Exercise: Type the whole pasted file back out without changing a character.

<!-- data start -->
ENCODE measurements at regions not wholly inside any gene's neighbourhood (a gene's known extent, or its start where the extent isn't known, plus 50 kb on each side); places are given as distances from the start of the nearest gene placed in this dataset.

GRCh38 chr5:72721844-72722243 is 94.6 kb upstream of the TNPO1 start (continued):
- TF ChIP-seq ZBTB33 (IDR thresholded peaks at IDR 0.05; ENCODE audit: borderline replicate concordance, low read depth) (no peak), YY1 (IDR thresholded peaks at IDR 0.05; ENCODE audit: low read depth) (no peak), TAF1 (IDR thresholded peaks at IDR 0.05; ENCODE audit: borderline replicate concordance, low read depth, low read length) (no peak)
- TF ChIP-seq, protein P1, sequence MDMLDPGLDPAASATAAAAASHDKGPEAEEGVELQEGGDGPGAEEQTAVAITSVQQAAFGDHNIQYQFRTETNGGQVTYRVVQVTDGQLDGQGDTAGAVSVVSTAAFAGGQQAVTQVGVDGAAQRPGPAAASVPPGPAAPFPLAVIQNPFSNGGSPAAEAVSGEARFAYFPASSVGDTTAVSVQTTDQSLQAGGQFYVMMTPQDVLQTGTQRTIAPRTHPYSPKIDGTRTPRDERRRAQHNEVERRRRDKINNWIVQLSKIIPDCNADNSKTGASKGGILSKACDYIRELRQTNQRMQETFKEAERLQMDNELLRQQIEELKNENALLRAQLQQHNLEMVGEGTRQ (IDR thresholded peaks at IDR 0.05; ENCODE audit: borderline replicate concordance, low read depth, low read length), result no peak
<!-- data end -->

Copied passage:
ENCODE measurements at regions not wholly inside any gene's neighbourhood (a gene's known extent, or its start where the extent isn't known, plus 50 kb on each side); places are given as distances from the start of the nearest gene placed in this dataset.

GRCh38 chr5:72721844-72722243 is 94.6 kb upstream of the TNPO1 start (continued):
- TF ChIP-seq ZBTB33 (IDR thresholded peaks at IDR 0.05; ENCODE audit: borderline replicate concordance, low read depth) (no peak), YY1 (IDR thresholded peaks at IDR 0.05; ENCODE audit: low read depth) (no peak), TAF1 (IDR thresholded peaks at IDR 0.05; ENCODE audit: borderline replicate concordance, low read depth, low read length) (no peak)
- TF ChIP-seq, protein P1, sequence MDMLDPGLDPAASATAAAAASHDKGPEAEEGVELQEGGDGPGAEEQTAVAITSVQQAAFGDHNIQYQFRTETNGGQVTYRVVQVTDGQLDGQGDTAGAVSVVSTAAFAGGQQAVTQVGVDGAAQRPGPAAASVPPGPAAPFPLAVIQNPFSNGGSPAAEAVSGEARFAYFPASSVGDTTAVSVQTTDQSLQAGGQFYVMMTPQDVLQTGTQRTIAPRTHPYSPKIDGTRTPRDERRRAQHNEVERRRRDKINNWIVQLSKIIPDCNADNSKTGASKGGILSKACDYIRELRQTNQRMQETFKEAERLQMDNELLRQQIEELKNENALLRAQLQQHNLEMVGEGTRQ (IDR thresholded peaks at IDR 0.05; ENCODE audit: borderline replicate concordance, low read depth, low read length), result no peak